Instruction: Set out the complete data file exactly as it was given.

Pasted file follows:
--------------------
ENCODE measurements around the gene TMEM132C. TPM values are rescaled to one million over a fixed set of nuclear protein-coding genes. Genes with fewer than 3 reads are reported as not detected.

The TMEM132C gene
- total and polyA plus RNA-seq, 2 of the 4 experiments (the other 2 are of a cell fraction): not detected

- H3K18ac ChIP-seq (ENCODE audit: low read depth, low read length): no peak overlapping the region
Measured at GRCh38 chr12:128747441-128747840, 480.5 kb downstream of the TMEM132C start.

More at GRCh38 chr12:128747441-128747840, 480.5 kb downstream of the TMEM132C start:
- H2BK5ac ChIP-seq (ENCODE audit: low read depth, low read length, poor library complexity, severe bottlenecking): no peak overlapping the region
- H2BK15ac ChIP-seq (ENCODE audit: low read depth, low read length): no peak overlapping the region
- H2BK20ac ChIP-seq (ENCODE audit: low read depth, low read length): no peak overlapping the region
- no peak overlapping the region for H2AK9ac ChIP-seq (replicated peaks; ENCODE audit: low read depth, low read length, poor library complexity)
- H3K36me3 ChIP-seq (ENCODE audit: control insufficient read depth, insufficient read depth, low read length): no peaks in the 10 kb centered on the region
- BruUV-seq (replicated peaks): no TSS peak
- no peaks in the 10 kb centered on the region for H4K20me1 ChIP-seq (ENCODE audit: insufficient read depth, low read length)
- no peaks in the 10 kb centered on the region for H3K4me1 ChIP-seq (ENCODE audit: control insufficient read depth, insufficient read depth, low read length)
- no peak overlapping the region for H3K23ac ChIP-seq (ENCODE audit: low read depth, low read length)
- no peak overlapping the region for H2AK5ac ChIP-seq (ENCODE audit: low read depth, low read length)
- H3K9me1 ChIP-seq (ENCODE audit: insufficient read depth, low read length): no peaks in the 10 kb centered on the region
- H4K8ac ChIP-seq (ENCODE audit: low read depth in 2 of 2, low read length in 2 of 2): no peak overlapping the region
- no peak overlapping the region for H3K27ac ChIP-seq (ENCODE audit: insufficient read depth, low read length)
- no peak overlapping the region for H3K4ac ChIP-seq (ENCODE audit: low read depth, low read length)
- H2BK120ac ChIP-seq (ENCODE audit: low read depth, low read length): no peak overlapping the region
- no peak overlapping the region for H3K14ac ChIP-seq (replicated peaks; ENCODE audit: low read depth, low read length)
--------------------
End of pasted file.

ENCODE measurements around the gene TMEM132C. TPM values are rescaled to one million over a fixed set of nuclear protein-coding genes. Genes with fewer than 3 reads are reported as not detected.

The TMEM132C gene
- total and polyA plus RNA-seq, 2 of the 4 experiments (the other 2 are of a cell fraction): not detected

- H3K18ac ChIP-seq (ENCODE audit: low read depth, low read length): no peak overlapping the region
Measured at GRCh38 chr12:128747441-128747840, 480.5 kb downstream of the TMEM132C start.

More at GRCh38 chr12:128747441-128747840, 480.5 kb downstream of the TMEM132C start:
- H2BK5ac ChIP-seq (ENCODE audit: low read depth, low read length, poor library complexity, severe bottlenecking): no peak overlapping the region
- H2BK15ac ChIP-seq (ENCODE audit: low read depth, low read length): no peak overlapping the region
- H2BK20ac ChIP-seq (ENCODE audit: low read depth, low read length): no peak overlapping the region
- no peak overlapping the region for H2AK9ac ChIP-seq (replicated peaks; ENCODE audit: low read depth, low read length, poor library complexity)
- H3K36me3 ChIP-seq (ENCODE audit: control insufficient read depth, insufficient read depth, low read length): no peaks in the 10 kb centered on the region
- BruUV-seq (replicated peaks): no TSS peak
- no peaks in the 10 kb centered on the region for H4K20me1 ChIP-seq (ENCODE audit: insufficient read depth, low read length)
- no peaks in the 10 kb centered on the region for H3K4me1 ChIP-seq (ENCODE audit: control insufficient read depth, insufficient read depth, low read length)
- no peak overlapping the region for H3K23ac ChIP-seq (ENCODE audit: low read depth, low read length)
- no peak overlapping the region for H2AK5ac ChIP-seq (ENCODE audit: low read depth, low read length)
- H3K9me1 ChIP-seq (ENCODE audit: insufficient read depth, low read length): no peaks in the 10 kb centered on the region
- H4K8ac ChIP-seq (ENCODE audit: low read depth in 2 of 2, low read length in 2 of 2): no peak overlapping the region
- no peak overlapping the region for H3K27ac ChIP-seq (ENCODE audit: insufficient read depth, low read length)
- no peak overlapping the region for H3K4ac ChIP-seq (ENCODE audit: low read depth, low read length)
- H2BK120ac ChIP-seq (ENCODE audit: low read depth, low read length): no peak overlapping the region
- no peak overlapping the region for H3K14ac ChIP-seq (replicated peaks; ENCODE audit: low read depth, low read length)